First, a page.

Employment Law: The Top 10 Things you Need to Know

If you are in the process of establishing a company in the United Kingdom, then there are specific things that you will need to be aware of regarding the rules and regulations that correspond to employment law in the United Kingdom.

Employment law encompasses a comprehensive scope of employee protections and employer obligations, including, but not limited to, employment contracts, working hours, statutory pay, and termination of employment.

If you comply with employment law, it will be easier for you to find and keep employees who are happy and productive, and it will also help you avoid costly disputes and claims brought before employment tribunals.

It’s important that you speak to an employment lawyer or solicitor if you have any questions or queries regarding what you need to do to be fully compliant with UK Employment Law.

These 10 key employment rules will help you get started on the right foot.

#1 When you hire your first employee, you are required to register with HM Revenue and Customs (HMRC) as an employer prior to the first day that you pay that employee. You are required to process payroll and provide employees with payslips that detail their earnings both prior to and following the deduction of any applicable taxes and national insurance. Every time you make a payment to an employee, you are required to electronically report payroll information to HMRC and pay any taxes and national insurance that are due.

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#2 Before an employee begins working for you, you are obligated to confirm that they have the necessary approval to work in the UK by way of a relevant Visa and to keep a copy of any documentary evidence they present.

#3 Workers and employees have the right to a written contract with their employer. Changing the terms of an employment contract is only possible if you have previously reserved the right to do so, or if you have your employee's agreement or consent to make the change. Any modifications to the terms of the agreement need to be approved by both parties and put in writing within one month of the modification going into effect.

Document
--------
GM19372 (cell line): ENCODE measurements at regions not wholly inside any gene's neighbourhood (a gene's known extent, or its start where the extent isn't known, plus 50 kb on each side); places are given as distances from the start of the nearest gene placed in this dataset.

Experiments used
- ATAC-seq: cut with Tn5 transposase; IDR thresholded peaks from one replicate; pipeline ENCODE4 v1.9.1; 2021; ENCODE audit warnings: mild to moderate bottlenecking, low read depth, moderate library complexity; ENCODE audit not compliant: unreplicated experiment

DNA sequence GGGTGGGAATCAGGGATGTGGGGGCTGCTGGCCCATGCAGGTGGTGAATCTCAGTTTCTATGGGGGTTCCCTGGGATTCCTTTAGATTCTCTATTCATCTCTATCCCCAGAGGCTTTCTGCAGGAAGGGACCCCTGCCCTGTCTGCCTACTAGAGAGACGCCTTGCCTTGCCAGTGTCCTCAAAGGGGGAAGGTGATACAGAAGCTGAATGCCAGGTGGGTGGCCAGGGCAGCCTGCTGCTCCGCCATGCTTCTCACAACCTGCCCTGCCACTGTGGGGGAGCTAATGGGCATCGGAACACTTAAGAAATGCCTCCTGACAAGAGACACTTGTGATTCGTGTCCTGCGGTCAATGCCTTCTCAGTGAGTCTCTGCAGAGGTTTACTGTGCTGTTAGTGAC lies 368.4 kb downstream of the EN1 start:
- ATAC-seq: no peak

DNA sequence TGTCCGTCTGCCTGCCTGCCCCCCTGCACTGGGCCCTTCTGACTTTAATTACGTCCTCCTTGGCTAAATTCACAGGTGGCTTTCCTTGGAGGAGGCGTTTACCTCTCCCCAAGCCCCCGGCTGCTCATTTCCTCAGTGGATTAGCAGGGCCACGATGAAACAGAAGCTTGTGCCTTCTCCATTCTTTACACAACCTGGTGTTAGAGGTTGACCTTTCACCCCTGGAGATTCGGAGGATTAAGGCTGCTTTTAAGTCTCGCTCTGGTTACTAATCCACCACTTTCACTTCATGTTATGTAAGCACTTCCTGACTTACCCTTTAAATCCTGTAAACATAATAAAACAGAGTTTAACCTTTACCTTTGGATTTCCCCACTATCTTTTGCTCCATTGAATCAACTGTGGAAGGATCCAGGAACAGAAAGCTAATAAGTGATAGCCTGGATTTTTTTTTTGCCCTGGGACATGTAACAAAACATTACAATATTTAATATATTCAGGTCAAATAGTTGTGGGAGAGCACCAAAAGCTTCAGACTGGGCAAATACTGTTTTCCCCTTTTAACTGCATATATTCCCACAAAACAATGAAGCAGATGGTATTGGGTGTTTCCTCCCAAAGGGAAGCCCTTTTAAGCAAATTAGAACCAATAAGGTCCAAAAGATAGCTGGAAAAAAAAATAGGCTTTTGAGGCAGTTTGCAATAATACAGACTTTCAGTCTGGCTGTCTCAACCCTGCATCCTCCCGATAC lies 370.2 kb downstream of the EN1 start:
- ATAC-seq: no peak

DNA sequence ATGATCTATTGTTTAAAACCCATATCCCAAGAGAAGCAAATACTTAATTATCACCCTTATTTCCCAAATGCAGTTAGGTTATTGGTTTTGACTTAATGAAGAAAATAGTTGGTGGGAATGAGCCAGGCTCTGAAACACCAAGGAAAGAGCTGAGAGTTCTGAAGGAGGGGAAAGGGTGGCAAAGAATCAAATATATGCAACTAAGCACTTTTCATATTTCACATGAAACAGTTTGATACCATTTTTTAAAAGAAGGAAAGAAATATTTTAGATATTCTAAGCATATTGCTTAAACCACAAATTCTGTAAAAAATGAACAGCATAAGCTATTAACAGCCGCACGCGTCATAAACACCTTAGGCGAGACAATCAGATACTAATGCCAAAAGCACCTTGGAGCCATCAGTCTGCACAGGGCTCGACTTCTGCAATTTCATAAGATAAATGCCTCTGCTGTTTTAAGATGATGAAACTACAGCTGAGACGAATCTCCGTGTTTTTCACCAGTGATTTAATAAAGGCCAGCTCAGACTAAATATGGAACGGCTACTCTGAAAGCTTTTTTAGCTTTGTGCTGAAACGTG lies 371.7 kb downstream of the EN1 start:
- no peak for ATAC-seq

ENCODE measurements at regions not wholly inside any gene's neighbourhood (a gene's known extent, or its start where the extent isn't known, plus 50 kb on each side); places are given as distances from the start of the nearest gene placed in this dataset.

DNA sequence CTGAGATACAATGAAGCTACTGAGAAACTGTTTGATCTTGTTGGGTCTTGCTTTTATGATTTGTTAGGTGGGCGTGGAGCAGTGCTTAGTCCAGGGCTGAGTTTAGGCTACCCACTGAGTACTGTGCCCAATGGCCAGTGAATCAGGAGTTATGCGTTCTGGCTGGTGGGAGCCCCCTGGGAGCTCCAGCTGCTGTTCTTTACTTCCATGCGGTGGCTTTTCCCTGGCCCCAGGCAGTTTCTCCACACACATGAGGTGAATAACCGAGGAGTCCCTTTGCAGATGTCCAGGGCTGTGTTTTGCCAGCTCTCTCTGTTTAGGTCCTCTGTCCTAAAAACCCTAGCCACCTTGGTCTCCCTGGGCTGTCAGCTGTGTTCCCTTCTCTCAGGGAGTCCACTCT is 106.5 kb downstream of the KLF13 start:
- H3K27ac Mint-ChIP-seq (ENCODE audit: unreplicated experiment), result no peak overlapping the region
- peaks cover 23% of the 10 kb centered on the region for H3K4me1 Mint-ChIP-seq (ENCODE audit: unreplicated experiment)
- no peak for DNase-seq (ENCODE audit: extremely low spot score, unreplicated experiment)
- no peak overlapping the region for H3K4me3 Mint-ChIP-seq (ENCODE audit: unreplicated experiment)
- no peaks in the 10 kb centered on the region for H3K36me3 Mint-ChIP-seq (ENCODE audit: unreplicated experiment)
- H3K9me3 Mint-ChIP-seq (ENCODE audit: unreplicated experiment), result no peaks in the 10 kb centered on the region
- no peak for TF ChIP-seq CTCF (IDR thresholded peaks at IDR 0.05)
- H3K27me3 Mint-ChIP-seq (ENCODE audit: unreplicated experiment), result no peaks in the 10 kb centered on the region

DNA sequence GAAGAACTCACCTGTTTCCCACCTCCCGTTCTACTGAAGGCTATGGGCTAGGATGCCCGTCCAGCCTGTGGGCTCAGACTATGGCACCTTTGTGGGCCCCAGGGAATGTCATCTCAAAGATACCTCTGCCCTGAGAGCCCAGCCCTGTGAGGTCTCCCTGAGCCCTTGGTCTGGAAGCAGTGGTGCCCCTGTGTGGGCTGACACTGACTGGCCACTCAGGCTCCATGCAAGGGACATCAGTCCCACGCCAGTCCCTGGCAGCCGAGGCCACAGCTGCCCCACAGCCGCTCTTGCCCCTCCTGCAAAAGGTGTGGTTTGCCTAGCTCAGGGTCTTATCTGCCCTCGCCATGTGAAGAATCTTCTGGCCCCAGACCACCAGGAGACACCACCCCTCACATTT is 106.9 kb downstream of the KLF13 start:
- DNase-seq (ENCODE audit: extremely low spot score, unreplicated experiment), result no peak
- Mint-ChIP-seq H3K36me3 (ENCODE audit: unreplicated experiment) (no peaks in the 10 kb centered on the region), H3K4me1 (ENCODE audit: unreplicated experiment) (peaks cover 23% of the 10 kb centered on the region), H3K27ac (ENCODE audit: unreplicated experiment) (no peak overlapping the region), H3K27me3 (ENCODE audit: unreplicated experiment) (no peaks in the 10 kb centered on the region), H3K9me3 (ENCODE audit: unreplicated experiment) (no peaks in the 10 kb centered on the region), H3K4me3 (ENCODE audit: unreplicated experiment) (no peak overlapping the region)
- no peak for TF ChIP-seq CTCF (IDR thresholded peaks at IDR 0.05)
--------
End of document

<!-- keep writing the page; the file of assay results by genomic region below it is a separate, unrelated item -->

#4 Every worker, regardless of their employment status (casual, part-time, or agency), is entitled to be paid at least the minimum wage. Workers who are 23 years old or older are eligible for the National Living Wage, which is set at £9.50 per hour. There are four different rates for the hourly National Minimum wage: £9.18 for workers aged 21 and 22, £6.83 an hour for workers aged 18 to 21 years old, £4.81 an hour for workers aged 16 and 17, and £4.81 an hour for apprentices aged 19 or younger who are in their first year of their apprenticeship. After this point, apprentices are expected to be paid according to the rate that corresponds to their age.

#5 Each year, employees are eligible for 5.6 weeks of paid vacation time off (at least 28 days a year for a full-time employee). Part-Time workers are entitled to the same number of paid holidays (pro-rata). The beginning of an employee's entitlement to paid time off in the form of holidays begins to accrue on the first day of employment and continues to do so even during leaves of absence such as those for maternity or illness.

#6 Despite the fact that the statutory sick pay (SSP) rate is £99.35 per week, many employers pay more. If you have reason to believe that your worker is not suffering from a genuine illness or if they fail to comply with your notification requirements, you have the right to refuse to pay them SSP.

#7 Every employer is required to "auto-enrol" their eligible workers into a workplace pension and make contributions to that pension. You are required to give your employees access to a contributory pension plan and make payments into their pension funds unless the employees take active steps to opt out of receiving these benefits.

#8 Employers are accountable for the well-being of their workforce, including remote workers who perform their duties in their own homes. The typical laws governing occupational health and safety are enforced.

#9 The disciplinary policies and procedures of every employer, regardless of how large the business is, are required to be documented in writing. There is something called the ACAS Code of Practice that lays out the fundamental criteria for what constitutes fairness and, in most circumstances, offers a benchmark for what constitutes reasonable behaviour.

#10 Every worker over the age of 18 is entitled to one day off per week, which amounts to 24 hours, and to work no more than 48 hours per week; however, they have the option to "opt out" of this limit. Workers who are younger than 18 are only allowed to put in a maximum of eight hours per day and forty hours per week. Even if they express a desire to do so, they would be unable to opt out of being subject to these limits.

Need some Help?

Employment Law can be confusing, with so many points to remember and so much you must do before you can even take on a member of staff for your business.

Employment solicitors are experienced in everything to do with Employment Law and can talk you through everything you need to know, ensuring that you are always legitimate, legal, and compliant.

Mishoura can put you in touch with an employment solicitor in your area – all you need to do is get in touch and let them do the rest. With access to teams of experienced solicitors across the UK, they can provide you with a concise list of reputable employment solicitors within 90 minutes of your consultation.

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